Sanne Wevers: 5 Fast Facts You Need to Know

Sanne Wevers, who beat Simone Biles, The Netherlands, Rio Olympics, balance beam gold medal

Sanne Wevers won the gold medal for balance beam at the Rio Olympics on Monday. (Getty)

Sanne Wevers stunned the audience at the Rio Olympics and around the world by beating both Simone Biles and Laurie Hernandez to take the gold in the individual balance beam competition on Monday. She scored a 15.466 to keep Biles from winning a fourth gold medal.

The 24-year-old Wevers didn’t just come out of nowhere though. Her balance beam routine is so well-known that she has a move named after her.

Here’s a look at Wevers’ life and career:

1. Wevers’ Twin Sister Lieke Also Made the Rio Olympics & Competed in the Individual All-Around

Sanne Wevers, Lieka Wevers, Sanne Wevers bio, Rio Olympics, balance beam

Sanne Wevers with her sister, Lieka. (Instargam)

Wevers has a twin sister, Lieke Wevers, who is also a gymnast. Although they are fraternal twins, they look so much alike, it’s hard to tell the difference. Lieke also made it to the Olympics and competed in the individual all-around, coming in 20th with a score of 55.865.

The sisters also took part in the team all-around. The Netherlands team finished seventh with a 172.447 score.

The twins were never on a team together until the 2014 European Gymnastics Championships because of various injuries. The two seemed to swap injuries and were never hurt at the same time — or healthy at the same time — until 2014.

“Lieke and I have never been on the team together. When I made the team, she was injured and vice versa. So in 2009 I had an elbow injury, but I was there to watch my sister compete,” Wevers International Gymnast in May 2014.

In an interview with Fit met Voeding, Wevers said that the two are only similar in gymnastics and different when it comes to everything else.

2. Wevers Has Her Own Balance Beam Move Named After Her

Sanne Wevers 2016 Dutch Nationals Beam Finals15.6502016-06-27T00:00:30.000Z

Simone Biles is not the only gymnast at the Rio games with a difficult moved named after her. Aliya Mustafina also has a moved named after her, as does Wevers.

For her balance beam routine, she stands on the beam, takes a double turn with her leg held horizontally. The move has been dubbed the “Wevers Move.” Her entire routine is unique from other gymnasts.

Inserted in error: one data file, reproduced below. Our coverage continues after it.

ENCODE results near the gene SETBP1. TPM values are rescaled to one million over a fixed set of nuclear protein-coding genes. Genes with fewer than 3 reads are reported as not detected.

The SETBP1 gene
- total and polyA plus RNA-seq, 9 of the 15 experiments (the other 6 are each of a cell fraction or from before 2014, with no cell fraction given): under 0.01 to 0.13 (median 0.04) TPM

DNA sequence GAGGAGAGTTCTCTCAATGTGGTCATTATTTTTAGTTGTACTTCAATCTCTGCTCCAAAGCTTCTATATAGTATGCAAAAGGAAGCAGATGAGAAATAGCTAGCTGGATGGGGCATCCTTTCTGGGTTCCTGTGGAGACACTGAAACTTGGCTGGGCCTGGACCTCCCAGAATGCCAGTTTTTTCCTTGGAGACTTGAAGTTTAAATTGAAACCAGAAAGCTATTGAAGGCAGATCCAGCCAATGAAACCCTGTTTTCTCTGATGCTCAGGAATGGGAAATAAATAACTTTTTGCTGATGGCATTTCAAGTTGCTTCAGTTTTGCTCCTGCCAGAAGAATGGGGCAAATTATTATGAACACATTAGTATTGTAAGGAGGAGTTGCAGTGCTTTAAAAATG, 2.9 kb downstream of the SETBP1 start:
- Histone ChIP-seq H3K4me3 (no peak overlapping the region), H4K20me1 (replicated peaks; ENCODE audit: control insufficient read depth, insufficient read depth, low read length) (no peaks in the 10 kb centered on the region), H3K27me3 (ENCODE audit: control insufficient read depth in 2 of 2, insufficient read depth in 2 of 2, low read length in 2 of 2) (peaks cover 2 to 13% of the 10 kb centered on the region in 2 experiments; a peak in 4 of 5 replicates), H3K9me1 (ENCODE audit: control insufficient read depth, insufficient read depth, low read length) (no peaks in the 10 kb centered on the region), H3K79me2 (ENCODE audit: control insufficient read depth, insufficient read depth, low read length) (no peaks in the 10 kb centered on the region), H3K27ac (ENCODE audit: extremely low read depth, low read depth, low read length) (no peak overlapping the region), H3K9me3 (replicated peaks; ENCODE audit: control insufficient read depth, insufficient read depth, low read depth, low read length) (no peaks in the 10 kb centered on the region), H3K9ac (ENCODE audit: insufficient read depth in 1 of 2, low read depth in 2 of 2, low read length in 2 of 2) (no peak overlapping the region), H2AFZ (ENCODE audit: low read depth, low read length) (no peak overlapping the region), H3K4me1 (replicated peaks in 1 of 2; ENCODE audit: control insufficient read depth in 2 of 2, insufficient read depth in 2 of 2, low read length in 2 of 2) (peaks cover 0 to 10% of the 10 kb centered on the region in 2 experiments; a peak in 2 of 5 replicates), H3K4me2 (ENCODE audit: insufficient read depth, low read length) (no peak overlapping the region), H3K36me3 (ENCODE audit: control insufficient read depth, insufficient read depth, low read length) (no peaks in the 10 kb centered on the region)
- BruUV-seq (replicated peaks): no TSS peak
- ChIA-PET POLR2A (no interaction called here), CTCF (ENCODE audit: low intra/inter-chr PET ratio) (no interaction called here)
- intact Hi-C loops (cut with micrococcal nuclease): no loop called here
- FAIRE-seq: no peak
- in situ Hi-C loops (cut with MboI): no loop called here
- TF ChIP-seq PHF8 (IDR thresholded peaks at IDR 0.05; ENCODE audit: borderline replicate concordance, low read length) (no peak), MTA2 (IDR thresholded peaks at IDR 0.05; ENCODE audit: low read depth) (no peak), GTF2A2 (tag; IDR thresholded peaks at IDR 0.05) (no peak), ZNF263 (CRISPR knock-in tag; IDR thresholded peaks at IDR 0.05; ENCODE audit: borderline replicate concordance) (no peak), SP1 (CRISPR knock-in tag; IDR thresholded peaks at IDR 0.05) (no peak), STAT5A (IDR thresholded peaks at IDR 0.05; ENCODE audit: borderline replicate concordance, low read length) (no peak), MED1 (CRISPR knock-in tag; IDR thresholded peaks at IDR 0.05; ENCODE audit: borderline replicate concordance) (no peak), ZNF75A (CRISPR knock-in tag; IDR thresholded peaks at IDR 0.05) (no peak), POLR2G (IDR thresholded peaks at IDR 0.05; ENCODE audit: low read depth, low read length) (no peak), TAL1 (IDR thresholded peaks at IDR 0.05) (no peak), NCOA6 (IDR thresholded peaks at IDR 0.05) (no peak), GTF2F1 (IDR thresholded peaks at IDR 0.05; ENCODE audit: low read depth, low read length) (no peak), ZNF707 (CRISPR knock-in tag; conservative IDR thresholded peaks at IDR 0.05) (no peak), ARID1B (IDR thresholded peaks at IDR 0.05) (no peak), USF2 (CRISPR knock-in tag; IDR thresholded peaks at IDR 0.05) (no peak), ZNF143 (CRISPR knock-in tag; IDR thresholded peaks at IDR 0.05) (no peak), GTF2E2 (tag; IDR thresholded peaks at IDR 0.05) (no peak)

While her performance earned a 15.466, Biles won bronze with a 14.733 score. Laurie Hernandez won silver with a 15.333 score.

3. She Won the First Ever Individual Medal of Any Kind for a Dutch Female Gymnast

Laurie Hernandez, Sane Wevers bio, Sanne Wevers, Sanne Wevers Instagram, Sanne Wevers balance beam

Sanne Wevers with Team USA members Aly Raisman and Laurie Hernandez. (Isntagram)

Amazingly, despite a long history in the Olympics, no female gymnast from The Netherlands had won an individual medal of any color until Wevers on won gold on Monday, NBC Sports. It’s only the third medal overall for the Dutch in artistic gymnastics, after the team won gold in 1928 and Epke Zonderland won the horizontal bar medal in London.

Wevers also has a silver in the balance beam from the 2015 World Championships. She won a bronze in the uneven bars at the European Championships.

4. The Wevers Twins are Coached by Their Father

Sanne Wevers, Sanne Wevers bio, Sanne Wevers Rio, Queen Maxima

Queen Maxima congratulated Sanne Wevers (left) after her victory. (Getty)

The twins are coached by their father, Vincent Wevers, who has been coaching since 1985. They train at their home gym and rarely work with the national team.

“We only train together with the national team in preparation for the major competitions. Also we have a few meetings/camps a year with Dutch selection team,” the twins told International Gymnast.

Vincent Wevers also works with Tom Leenders, who is a nutrition and supplement specialist. He’s been working with the twins since November 2010.

5. Wevers Called Beating Simone Biles ‘Really Weird’

Sanne Wevers, Sanne Wevers gold medal, who beat Simone Biles, Balance Beam Rio

Sanne Wevers during her gold medal-winning performance. (Getty)

Wevers was just as shocked by her win as those in the audience. She told Telegraaf that it was “Really weird.” However, once she saw her score, she realized that it would be tough for anyone to beat her. The high score and high degree of difficulty made it hard for Biles and Hernandez to win gold.

Biles, who missed one skill in her routine, told USA Today that she wasn’t too disappointed in her performance.

“We try to say that she is a super human, but actually I think probably a little bit the pressure get to her or just mentally under the situation that you permanently have to focus and permanently have to be extremely sharp,” Team USA coordinator Martha Karolyi told USA Today. “Your brain maybe for a moment, it just gets tired.”

Comment Here
Notify of
1 Comment
Oldest Most Voted
Inline Feedbacks
View all comments
Would love your thoughts, please comment.x